December is always my busiest month of the year. My clients are looking for final tweaks to their year-end tax planning, and prospective clients call us looking for solutions before the final bell sounds for the end of the year.
At the last minute, we had someone contact us who had a Schedule C business that had had a sudden increase in income.
There are four reasons why I’m not a fan of Schedule C businesses:
- Schedule C business structures put everything you own at risk. If you have a business that little risk, then this isn’t a problem. But the problem is that most businesses do have risk. There are employees who could run into someone while performing duties for the company. There are products that might harm someone. There are services you or others might perform that don’t have the right results. And if you have the misfortune to have an error with someone who like to sue – look out! You can lose your house, your savings, your kid’s college fund….everything you have. A corporation or an LLC will protect your personal assets.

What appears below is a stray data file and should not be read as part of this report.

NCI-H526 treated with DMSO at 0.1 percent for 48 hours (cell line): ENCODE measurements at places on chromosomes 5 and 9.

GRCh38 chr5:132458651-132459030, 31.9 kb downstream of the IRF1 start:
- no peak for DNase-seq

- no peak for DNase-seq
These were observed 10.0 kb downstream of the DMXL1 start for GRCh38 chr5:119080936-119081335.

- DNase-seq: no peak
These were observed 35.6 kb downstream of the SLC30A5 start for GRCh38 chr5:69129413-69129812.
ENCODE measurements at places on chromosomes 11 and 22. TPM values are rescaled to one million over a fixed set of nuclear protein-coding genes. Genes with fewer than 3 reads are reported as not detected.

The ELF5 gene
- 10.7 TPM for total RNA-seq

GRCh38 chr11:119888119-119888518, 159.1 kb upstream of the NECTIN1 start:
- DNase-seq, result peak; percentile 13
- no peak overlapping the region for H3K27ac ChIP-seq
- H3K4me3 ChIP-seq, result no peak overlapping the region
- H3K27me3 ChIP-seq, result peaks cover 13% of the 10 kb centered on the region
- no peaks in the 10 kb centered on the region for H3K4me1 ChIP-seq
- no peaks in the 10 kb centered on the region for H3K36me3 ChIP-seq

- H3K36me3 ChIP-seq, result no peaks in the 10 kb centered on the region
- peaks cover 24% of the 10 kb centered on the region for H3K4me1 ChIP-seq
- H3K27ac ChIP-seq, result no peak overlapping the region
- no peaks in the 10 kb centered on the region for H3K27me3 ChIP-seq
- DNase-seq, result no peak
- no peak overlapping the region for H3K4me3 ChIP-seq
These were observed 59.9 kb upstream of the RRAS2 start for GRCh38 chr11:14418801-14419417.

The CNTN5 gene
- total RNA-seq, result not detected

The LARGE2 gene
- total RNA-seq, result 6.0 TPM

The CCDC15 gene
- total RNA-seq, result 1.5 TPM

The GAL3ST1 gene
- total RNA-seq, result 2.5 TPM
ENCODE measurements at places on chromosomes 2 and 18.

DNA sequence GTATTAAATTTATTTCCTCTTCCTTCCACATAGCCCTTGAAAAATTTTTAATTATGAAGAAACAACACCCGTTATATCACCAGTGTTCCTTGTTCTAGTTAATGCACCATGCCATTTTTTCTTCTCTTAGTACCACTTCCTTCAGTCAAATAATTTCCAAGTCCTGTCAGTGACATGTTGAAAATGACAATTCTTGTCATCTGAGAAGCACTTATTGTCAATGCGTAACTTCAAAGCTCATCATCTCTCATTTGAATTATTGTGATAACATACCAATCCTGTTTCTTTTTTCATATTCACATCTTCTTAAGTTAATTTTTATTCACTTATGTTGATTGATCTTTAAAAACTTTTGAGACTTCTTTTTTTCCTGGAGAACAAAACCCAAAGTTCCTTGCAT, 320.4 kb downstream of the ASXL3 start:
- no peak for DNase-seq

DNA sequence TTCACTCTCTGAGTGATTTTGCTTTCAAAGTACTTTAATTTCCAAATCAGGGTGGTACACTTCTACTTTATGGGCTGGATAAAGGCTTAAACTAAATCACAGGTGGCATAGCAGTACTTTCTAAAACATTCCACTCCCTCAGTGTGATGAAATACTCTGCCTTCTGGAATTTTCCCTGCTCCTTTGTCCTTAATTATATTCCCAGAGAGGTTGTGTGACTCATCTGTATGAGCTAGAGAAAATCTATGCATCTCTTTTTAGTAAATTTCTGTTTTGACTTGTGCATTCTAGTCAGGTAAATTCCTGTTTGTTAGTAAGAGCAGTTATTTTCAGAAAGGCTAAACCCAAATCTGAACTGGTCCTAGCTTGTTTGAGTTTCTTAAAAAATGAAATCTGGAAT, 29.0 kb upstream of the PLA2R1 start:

- Schedule C business structures cost you more in taxes. There is no disputing this one. You’ll pay 15.3% extra in self-employment tax if you have a Schedule C. (The temporary payroll tax cut reduces this somewhat, but remember that payroll tax cut IS temporary.) You don’t pay self-employment tax with a corporation.
- Schedule C business structures have a 1 in 3 chance of being audited. Compare that to a corporation that has a 1 in 100 chance (small business) to 1 in 50 chance (larger business).
- Schedule C businesses can’t get business credit. The credit cards you get in the business names are just disguised personal credit cards. You aren’t building business credit.
In this case, the wrong business structure, coupled with no pension plan in place by the end of the year, meant an extra $20,000+ in taxes. We could have fixed it, if the prospective new client had called our office one day earlier.
As it was for this new prospect, we can make sure 2012 is a whole lot better for him.
Moral of the story: Tax planning is a year-round activity. If you wait too long, it’ll cost you.